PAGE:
Friday, August 9, 2013

Summary of 2nd Quarter Results

Below is a brief round up of a few names I've mentioned on the blog before and their recent results.

American International Group
AIG had another nice quarter, exceeding expectations and announcing the initiation of a $0.10 dividend and another $1B in share repurchases.  These moves were surprising given the drama surrounding the ILFC sale to a consortium of Chinese buyers, which has seen several deadlines come and go.  They're still working with the consortium to see if a sale can be completed, the deadline has been pushed back to the end of August, but AIG is also preparing for an IPO of ILFC later in the year that would de-consolidate ILFC (meaning they'd sell at least 51%) from AIG's financial statements.

AIG's book value is now $61.25, and its recently trading for just under $49, so the discount to book value has been closing fairly quickly.  While I still view AIG as a long term hold, I would consider selling for around 95% of book value which is still a little while off.  In the meantime hopefully book keeps growing with retained earnings and gets accelerated with AIG repurchasing shares at below book.

Calamos Asset Management
Calamos Asset Management's (CAM, but CLMS is the ticker) market value hasn't moved much since I initially profiled the company a few months ago, but the assets under management have taken a 10% slide to $27.4 billion as of 7/31.  As a result, pre-tax earnings are down over 30% from last year's run rate, proving the operating leverage in the asset management business works both ways.  Their flagship Calamos Growth and Calamos Growth & Income funds are suffering large outflows due to poor recent performance; the Calamos Growth Fund is in the bottom 92% of its peer group over the last five years, according to Morningstar, making it a dreaded one-star fund.  What financial advisor wants to answer the "why am I in a one-star fund" question from a client?

Calamos has been countering their growth fund strategy issues by introducing several new value and alternative strategy funds to diversify their revenue business model.  The alternatives segment is the one strategy where Calamos is seeing net inflows, and I think that it has the most potential as its not a strategy that's easily replaced by an index or passive fund.  Financial advisors are moving assets to index and passive mutual funds, traditional managed A share type funds are at best out of favor and might be in a permanent secular decline.  Alternative mutual funds are an easy sell after the past decade of volatility and given their complexity, one where the management fee is a more justifiable, maybe.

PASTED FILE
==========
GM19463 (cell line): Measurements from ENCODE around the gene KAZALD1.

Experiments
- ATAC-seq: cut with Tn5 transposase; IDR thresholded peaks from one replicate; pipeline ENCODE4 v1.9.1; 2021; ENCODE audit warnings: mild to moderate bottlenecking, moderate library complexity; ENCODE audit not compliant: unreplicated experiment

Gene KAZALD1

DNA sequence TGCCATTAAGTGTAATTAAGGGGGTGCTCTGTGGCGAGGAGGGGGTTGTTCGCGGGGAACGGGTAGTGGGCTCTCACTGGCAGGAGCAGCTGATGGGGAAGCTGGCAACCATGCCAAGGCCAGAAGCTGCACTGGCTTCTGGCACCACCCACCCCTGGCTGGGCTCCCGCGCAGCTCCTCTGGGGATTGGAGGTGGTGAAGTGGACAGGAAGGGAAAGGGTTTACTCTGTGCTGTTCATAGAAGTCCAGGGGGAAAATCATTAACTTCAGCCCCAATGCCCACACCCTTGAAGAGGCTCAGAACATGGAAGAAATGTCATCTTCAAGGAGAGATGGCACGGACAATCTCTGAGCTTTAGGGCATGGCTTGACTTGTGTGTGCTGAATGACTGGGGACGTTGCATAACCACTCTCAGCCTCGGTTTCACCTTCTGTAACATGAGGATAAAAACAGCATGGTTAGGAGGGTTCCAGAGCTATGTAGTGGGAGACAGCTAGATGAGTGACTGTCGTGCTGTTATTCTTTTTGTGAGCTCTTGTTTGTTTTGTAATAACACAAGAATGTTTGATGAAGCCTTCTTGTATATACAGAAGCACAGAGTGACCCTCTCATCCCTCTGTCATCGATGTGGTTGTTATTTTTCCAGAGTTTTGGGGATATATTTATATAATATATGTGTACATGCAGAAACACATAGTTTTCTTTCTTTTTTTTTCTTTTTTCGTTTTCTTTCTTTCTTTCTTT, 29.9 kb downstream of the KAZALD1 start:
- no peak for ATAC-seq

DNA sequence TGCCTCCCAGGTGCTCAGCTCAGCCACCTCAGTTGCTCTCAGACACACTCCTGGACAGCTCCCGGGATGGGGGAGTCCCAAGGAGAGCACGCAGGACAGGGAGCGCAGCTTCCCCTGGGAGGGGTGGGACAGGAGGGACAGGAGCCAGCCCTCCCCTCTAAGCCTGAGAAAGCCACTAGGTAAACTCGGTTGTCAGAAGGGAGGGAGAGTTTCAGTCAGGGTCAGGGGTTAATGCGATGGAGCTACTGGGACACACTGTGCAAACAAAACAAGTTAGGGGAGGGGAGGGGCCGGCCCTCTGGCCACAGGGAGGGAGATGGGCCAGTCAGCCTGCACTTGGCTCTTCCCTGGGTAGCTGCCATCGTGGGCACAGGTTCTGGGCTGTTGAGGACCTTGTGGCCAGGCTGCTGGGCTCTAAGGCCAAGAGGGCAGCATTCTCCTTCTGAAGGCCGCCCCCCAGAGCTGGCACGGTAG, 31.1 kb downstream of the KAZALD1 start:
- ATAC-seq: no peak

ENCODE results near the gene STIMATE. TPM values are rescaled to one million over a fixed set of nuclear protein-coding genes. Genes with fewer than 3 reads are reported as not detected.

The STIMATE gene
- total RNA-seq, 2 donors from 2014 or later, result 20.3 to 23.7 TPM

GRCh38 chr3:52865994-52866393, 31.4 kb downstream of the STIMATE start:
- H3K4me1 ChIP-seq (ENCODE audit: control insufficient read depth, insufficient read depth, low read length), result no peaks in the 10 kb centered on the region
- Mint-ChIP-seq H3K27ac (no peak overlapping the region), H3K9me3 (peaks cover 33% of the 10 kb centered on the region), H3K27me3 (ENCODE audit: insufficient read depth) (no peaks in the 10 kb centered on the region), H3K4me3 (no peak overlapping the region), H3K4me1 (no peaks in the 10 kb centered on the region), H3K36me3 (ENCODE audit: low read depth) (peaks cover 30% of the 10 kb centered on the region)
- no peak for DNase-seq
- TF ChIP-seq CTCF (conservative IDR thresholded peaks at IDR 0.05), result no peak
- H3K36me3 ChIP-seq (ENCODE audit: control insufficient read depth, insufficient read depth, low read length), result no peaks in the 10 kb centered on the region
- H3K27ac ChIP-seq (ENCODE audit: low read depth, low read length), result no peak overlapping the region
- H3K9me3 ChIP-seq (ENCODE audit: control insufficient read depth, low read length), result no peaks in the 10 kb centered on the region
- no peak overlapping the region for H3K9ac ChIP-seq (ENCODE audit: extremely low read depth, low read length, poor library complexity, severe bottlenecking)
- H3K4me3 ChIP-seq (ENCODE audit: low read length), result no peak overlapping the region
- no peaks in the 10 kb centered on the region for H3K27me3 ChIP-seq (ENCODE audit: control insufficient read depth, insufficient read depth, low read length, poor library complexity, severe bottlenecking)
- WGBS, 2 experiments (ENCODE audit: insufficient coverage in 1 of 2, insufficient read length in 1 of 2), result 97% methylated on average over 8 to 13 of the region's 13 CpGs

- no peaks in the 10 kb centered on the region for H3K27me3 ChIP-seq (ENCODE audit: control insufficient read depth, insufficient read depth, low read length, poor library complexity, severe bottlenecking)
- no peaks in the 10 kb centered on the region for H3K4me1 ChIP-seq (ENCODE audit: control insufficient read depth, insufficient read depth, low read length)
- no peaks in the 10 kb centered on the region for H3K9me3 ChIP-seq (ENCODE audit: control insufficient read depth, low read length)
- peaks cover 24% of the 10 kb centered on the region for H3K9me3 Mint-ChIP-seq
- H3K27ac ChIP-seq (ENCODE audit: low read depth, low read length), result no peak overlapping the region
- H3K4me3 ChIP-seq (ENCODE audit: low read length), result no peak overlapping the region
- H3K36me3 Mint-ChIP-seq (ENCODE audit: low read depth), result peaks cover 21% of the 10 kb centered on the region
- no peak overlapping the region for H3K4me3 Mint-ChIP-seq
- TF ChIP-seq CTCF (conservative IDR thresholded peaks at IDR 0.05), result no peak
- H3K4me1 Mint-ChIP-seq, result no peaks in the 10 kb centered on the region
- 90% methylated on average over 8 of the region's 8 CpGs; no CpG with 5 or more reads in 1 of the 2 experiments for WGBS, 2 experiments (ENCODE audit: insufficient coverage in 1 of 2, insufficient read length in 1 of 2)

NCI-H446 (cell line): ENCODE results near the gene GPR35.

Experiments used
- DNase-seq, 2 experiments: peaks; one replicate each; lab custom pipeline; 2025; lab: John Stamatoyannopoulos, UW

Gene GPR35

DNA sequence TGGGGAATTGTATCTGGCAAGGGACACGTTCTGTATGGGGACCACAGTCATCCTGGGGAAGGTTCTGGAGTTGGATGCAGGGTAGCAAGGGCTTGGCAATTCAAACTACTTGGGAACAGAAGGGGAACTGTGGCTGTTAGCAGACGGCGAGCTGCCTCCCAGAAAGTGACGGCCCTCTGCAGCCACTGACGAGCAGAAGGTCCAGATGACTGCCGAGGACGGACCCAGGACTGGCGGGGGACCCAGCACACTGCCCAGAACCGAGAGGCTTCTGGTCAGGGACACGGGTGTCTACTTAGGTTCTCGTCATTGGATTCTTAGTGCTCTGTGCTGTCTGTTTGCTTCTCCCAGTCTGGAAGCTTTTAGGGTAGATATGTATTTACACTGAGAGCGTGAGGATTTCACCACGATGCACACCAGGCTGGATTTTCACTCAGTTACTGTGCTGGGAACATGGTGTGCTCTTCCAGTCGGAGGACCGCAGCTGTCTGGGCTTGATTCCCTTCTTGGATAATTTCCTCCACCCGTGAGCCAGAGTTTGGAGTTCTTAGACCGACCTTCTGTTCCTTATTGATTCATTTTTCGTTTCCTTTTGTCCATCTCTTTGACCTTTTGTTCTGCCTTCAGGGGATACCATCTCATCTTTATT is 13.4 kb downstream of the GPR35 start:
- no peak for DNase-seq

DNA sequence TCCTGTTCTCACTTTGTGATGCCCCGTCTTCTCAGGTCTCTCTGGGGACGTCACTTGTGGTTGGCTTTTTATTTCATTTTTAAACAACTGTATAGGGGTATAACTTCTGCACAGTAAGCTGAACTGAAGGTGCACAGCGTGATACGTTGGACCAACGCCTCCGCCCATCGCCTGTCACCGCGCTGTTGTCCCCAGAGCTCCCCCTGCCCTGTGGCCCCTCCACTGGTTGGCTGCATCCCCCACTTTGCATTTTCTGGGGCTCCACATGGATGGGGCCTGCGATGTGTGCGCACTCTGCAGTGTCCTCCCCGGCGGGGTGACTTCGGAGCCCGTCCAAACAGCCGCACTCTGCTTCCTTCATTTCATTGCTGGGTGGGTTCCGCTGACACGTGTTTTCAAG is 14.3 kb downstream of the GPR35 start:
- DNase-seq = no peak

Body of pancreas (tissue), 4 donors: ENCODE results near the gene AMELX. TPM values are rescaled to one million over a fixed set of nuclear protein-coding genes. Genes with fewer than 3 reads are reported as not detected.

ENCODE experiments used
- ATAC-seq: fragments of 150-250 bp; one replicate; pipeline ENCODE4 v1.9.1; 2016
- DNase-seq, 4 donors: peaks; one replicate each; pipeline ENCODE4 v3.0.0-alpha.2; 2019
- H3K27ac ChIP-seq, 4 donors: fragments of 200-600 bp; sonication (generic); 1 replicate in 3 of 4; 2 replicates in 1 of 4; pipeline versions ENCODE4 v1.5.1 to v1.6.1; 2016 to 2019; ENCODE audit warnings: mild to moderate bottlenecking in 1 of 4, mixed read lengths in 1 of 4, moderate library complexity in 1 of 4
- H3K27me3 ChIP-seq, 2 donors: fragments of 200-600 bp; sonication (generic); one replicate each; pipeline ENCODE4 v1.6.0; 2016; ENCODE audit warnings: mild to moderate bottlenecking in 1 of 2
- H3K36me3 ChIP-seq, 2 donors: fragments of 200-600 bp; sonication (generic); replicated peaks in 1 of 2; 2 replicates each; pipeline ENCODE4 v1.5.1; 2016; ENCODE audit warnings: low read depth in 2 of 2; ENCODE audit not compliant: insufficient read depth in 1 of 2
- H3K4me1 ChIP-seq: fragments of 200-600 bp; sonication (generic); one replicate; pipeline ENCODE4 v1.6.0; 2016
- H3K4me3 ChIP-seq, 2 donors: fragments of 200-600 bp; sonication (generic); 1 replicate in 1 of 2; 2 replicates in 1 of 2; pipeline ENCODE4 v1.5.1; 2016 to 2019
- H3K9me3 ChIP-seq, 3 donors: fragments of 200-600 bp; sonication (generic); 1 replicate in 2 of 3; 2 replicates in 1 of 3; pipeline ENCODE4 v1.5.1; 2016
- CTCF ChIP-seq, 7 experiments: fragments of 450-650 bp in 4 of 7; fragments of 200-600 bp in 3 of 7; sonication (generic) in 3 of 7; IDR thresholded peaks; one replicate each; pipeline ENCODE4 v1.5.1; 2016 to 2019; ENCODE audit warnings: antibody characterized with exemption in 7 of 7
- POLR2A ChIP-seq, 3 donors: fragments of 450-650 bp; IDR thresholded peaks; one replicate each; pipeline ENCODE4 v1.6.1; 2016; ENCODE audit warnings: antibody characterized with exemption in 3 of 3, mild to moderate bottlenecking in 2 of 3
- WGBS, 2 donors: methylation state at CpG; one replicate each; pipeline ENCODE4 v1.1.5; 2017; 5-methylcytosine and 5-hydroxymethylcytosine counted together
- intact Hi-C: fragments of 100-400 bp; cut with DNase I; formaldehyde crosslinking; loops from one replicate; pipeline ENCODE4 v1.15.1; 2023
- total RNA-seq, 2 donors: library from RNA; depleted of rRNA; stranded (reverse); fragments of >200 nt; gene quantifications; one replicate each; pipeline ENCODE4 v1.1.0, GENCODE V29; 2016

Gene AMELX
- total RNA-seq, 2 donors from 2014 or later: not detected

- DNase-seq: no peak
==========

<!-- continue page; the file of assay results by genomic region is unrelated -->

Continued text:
The value in Calamos is still primarily in the odd corporate structure that causes the operating company to be consolidated with CAM, but where CAM only owns 22.1% of the operating company.  This consolidation hides the assets that are attributable just to CAM, which are worth roughly half the market capitalization.  Based on the same assumptions as my original valuation, I put the CAM's current value at roughly $16.39 per share today.

The Calamos family has the right to exchange their ownership for CAM shares based on a fair value approach.  The above is the quarterly reconciliation that Calamos publishes based on the accounting quirk that's the primary reason its undervalued, but it could also be used as the reason for the Calamos family to dilute the CAM shareholders out of that value under the guise of a fair value exchange.  The shares issued line under the no recognition of other assets assumption is almost twice the shares in the full recognition assumption.  That's been hard for me to get comfortable with, so despite the CAM shares being materially undervalued, it's remained on my watch list.

Ultra Petroleum
My natural gas pick, Ultra Petroleum, had another good/boring quarter as they continue to keep capital expenditures within cash flow and just tread water until natural gas prices fully recover to a more normalized level.

One interesting takeaway from the conference call was when CEO Michael Watford said the following about how they value their assets:

"So a quick reminder of how we view our assets. At $4 gas, we restore all the value and volume to our proved reserves. That puts us at 5 trillion cubic feet of proved reserves and PV-10 value of $5.25 billion, which is approximately our enterprise value today. Looking forward a bit to $4.50 gas and ignoring the 5-year limit on PUDs, Ultra would have 9.2 trillion cubic feet equivalents of proven light reserves, with a PV-10 value of $8.1 billion. This translates into a $20 per share increase in stock price."
$4.50 gas might be farther away than it sounds as prices have moved back down to under $3.50 in the past few weeks.  On my favorite slide in their presentations, Ultra doesn't forecast $4.50 prices until 2016, but its a comment that I wanted to keep highlighted for future reference.  The other management comment I liked was the possibility of a share buyback or dividend in the future with their free cash flow, versus all the talk of an acquisition last quarter.  Given the high returns of their Pinedale asset, I don't see why they'd be looking to dilute those returns unless it was an acquisition for acquisition's sake.

I picked up some shares in the $16-17 range earlier in the year, and recently sold an equal amount of higher cost basis shares to reduce my position size to a just above average weighting.  I wanted to take some risk off the table and with Ultra's share price increasing with natural gas prices decreasing, seemed like a good opportunity.

Disclosure: I own shares of AIG, UPL, no position in CLMS

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